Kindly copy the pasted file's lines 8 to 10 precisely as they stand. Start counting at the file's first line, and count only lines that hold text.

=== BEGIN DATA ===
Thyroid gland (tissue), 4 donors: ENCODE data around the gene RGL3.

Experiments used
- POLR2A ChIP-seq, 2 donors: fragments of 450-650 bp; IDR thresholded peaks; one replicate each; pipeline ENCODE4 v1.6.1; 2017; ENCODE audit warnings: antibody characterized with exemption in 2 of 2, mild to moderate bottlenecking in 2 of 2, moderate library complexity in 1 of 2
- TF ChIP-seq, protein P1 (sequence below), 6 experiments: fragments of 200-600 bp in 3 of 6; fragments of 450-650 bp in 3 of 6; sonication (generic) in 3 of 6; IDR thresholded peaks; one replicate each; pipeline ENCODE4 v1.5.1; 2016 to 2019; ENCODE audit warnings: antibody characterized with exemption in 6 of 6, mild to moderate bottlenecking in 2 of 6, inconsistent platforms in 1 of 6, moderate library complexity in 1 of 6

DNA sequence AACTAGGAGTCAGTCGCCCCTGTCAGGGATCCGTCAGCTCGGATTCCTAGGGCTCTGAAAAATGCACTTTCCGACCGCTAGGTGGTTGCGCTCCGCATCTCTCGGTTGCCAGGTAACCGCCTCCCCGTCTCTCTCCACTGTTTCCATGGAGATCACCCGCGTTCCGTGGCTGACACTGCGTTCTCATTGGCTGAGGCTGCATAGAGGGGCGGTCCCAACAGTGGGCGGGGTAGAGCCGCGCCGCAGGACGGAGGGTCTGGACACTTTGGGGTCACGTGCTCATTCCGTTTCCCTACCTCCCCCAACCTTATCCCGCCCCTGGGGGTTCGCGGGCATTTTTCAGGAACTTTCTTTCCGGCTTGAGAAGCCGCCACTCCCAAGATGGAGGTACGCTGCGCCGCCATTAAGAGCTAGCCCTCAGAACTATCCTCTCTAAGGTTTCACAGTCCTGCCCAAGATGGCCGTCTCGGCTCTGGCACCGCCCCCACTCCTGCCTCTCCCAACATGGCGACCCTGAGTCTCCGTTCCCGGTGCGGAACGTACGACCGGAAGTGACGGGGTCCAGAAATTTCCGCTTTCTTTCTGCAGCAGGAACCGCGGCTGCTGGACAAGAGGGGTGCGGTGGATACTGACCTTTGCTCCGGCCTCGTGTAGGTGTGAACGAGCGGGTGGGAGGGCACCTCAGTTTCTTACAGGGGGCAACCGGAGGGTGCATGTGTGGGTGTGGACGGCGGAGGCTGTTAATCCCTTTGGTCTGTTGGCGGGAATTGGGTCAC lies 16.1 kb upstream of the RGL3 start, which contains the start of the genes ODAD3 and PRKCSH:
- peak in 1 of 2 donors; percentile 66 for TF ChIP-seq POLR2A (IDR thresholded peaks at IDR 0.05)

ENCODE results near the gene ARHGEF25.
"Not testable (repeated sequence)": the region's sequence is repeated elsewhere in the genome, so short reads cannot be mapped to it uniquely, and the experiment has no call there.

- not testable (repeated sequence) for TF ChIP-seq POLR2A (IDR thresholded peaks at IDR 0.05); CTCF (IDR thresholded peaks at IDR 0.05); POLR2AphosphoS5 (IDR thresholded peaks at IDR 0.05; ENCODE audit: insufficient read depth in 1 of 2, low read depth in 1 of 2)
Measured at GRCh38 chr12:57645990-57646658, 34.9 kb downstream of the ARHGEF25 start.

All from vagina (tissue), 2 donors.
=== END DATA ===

"Not testable (repeated sequence)": the region's sequence is repeated elsewhere in the genome, so short reads cannot be mapped to it uniquely, and the experiment has no call there.

- not testable (repeated sequence) for TF ChIP-seq POLR2A (IDR thresholded peaks at IDR 0.05); CTCF (IDR thresholded peaks at IDR 0.05); POLR2AphosphoS5 (IDR thresholded peaks at IDR 0.05; ENCODE audit: insufficient read depth in 1 of 2, low read depth in 1 of 2)
Measured at GRCh38 chr12:57645990-57646658, 34.9 kb downstream of the ARHGEF25 start.